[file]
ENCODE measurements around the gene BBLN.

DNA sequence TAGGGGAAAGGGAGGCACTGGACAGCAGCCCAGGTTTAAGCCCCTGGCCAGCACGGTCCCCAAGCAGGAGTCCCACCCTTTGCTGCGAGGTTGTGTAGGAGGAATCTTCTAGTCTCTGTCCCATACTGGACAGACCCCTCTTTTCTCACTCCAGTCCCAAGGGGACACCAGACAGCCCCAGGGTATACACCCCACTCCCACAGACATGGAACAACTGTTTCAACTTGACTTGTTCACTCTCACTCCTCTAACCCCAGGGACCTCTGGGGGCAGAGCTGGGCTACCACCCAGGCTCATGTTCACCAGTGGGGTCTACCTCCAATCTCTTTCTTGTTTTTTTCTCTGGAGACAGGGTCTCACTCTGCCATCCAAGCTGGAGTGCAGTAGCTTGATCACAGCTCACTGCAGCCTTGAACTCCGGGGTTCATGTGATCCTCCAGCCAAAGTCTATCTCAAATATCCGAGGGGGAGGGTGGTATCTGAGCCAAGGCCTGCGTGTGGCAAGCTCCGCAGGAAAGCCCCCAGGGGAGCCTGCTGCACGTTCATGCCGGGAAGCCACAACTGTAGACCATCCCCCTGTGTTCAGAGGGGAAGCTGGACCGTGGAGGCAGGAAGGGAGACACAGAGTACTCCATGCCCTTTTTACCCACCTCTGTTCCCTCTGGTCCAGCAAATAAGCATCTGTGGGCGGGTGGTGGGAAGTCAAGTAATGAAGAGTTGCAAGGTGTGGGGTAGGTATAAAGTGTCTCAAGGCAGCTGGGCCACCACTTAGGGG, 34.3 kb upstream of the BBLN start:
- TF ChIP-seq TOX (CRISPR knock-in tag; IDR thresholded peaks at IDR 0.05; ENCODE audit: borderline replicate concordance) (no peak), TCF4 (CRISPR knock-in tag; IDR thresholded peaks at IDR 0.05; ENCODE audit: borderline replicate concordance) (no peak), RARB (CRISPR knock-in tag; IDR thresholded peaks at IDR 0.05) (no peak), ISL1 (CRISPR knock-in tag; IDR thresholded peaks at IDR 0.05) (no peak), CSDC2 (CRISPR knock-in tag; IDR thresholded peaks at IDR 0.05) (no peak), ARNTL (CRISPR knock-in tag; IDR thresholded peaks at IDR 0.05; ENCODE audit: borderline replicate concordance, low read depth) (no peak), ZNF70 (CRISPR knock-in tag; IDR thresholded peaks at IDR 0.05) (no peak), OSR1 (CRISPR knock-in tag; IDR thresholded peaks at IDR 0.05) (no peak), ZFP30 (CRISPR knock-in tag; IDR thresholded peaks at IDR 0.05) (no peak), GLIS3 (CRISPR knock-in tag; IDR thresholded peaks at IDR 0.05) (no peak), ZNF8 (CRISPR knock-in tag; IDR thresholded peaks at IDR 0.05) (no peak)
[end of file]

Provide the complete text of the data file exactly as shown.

ENCODE measurements around the gene BBLN.

DNA sequence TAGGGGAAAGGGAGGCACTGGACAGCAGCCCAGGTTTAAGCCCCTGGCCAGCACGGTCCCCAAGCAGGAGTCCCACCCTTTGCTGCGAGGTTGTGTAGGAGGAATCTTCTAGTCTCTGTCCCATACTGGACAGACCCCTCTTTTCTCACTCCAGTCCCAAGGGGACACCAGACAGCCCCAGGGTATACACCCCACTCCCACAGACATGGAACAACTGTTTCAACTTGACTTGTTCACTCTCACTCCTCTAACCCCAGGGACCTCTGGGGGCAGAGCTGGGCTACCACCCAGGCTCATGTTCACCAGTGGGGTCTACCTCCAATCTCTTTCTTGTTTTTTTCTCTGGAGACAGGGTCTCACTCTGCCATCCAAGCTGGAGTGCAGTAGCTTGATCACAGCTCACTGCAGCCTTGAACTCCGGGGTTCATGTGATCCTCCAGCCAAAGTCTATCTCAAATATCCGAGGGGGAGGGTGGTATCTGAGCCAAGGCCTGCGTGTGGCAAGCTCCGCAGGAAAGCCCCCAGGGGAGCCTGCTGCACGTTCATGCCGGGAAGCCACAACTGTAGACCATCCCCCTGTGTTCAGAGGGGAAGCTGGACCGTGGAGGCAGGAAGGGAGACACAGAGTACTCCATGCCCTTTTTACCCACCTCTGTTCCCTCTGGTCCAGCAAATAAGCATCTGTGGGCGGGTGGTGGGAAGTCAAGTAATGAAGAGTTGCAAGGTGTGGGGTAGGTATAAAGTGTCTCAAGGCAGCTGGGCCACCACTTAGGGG, 34.3 kb upstream of the BBLN start:
- TF ChIP-seq TOX (CRISPR knock-in tag; IDR thresholded peaks at IDR 0.05; ENCODE audit: borderline replicate concordance) (no peak), TCF4 (CRISPR knock-in tag; IDR thresholded peaks at IDR 0.05; ENCODE audit: borderline replicate concordance) (no peak), RARB (CRISPR knock-in tag; IDR thresholded peaks at IDR 0.05) (no peak), ISL1 (CRISPR knock-in tag; IDR thresholded peaks at IDR 0.05) (no peak), CSDC2 (CRISPR knock-in tag; IDR thresholded peaks at IDR 0.05) (no peak), ARNTL (CRISPR knock-in tag; IDR thresholded peaks at IDR 0.05; ENCODE audit: borderline replicate concordance, low read depth) (no peak), ZNF70 (CRISPR knock-in tag; IDR thresholded peaks at IDR 0.05) (no peak), OSR1 (CRISPR knock-in tag; IDR thresholded peaks at IDR 0.05) (no peak), ZFP30 (CRISPR knock-in tag; IDR thresholded peaks at IDR 0.05) (no peak), GLIS3 (CRISPR knock-in tag; IDR thresholded peaks at IDR 0.05) (no peak), ZNF8 (CRISPR knock-in tag; IDR thresholded peaks at IDR 0.05) (no peak)